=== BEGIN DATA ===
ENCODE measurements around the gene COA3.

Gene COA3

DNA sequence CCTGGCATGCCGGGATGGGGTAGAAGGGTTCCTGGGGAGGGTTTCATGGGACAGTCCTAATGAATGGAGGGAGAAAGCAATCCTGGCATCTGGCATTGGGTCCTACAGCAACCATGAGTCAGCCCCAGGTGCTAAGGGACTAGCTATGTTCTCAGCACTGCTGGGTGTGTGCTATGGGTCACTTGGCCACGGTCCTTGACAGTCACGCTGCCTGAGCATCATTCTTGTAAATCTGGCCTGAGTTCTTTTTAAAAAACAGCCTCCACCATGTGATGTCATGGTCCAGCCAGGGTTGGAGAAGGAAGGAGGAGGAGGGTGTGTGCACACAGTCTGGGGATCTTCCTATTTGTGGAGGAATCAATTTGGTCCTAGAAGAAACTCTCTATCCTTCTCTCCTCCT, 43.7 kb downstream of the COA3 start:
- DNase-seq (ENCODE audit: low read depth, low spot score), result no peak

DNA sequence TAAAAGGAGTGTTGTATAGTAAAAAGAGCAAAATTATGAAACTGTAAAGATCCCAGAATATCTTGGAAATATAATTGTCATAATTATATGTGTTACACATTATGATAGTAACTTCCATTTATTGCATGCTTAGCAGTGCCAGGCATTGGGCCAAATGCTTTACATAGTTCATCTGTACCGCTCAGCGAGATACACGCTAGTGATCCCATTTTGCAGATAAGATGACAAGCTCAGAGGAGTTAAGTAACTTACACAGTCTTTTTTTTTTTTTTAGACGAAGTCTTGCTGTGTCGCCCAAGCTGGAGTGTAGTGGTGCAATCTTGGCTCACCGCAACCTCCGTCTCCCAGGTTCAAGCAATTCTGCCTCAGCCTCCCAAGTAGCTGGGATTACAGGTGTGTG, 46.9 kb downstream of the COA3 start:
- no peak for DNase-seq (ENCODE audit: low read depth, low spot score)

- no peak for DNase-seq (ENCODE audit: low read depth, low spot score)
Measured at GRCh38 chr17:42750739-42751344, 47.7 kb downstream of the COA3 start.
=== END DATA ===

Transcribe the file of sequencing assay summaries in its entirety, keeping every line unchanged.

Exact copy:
ENCODE measurements around the gene COA3.

Gene COA3

DNA sequence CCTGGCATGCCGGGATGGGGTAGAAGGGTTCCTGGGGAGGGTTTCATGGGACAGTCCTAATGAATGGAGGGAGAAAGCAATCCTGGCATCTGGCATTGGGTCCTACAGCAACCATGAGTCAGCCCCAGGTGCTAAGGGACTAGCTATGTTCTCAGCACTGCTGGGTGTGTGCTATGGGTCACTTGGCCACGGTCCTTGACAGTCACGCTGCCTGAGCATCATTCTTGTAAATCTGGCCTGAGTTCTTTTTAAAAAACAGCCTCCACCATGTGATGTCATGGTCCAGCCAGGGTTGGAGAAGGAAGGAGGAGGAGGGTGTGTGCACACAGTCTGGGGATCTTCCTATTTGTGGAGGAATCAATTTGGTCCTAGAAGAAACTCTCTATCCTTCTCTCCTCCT, 43.7 kb downstream of the COA3 start:
- DNase-seq (ENCODE audit: low read depth, low spot score), result no peak

DNA sequence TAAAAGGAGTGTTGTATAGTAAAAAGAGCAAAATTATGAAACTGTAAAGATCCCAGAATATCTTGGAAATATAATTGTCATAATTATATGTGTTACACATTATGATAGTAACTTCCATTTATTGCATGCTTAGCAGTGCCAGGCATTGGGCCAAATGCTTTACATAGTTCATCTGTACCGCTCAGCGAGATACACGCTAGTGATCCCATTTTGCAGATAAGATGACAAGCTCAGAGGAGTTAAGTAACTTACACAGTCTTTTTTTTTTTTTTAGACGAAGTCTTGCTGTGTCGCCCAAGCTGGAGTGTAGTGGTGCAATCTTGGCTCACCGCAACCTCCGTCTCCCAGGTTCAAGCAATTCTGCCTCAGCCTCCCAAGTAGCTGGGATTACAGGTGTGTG, 46.9 kb downstream of the COA3 start:
- no peak for DNase-seq (ENCODE audit: low read depth, low spot score)

- no peak for DNase-seq (ENCODE audit: low read depth, low spot score)
Measured at GRCh38 chr17:42750739-42751344, 47.7 kb downstream of the COA3 start.